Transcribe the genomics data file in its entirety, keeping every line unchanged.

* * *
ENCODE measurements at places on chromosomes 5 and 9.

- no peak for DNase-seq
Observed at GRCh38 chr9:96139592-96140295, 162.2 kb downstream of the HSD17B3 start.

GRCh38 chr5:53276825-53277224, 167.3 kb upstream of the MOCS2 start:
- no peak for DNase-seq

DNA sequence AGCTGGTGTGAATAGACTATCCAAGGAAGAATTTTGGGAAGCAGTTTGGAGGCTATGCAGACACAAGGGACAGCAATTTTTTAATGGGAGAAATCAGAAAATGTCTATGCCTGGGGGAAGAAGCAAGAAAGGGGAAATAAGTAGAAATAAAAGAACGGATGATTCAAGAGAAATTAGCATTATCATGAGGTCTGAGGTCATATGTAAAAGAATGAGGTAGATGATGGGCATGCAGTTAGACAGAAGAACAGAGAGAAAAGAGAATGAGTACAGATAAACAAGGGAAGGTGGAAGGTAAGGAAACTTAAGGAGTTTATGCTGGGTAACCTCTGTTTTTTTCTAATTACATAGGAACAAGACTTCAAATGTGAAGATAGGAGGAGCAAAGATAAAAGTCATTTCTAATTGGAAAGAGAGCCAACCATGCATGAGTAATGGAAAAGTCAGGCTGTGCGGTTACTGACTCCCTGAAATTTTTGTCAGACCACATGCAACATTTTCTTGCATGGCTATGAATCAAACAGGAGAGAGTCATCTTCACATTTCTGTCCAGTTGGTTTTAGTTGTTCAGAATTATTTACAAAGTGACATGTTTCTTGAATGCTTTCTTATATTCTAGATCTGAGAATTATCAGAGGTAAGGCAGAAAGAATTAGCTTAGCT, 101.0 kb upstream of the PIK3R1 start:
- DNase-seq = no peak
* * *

ENCODE measurements at places on chromosomes 5 and 9.

- no peak for DNase-seq
Observed at GRCh38 chr9:96139592-96140295, 162.2 kb downstream of the HSD17B3 start.

GRCh38 chr5:53276825-53277224, 167.3 kb upstream of the MOCS2 start:
- no peak for DNase-seq

DNA sequence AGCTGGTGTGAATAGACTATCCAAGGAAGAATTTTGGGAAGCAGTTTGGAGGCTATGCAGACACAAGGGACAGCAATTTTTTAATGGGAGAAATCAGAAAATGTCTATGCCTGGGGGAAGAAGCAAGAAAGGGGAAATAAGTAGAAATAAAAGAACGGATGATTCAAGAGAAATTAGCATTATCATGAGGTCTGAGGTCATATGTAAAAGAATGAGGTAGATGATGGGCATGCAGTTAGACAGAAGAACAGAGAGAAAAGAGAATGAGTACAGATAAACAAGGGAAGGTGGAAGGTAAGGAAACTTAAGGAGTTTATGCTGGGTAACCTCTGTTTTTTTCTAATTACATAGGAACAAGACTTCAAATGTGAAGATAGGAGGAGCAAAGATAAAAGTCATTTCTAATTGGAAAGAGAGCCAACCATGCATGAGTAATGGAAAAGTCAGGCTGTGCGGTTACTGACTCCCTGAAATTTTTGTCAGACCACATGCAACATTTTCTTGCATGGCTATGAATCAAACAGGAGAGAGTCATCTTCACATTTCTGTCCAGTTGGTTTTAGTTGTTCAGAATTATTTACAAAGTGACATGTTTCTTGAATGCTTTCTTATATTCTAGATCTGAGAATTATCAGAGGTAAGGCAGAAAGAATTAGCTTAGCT, 101.0 kb upstream of the PIK3R1 start:
- DNase-seq = no peak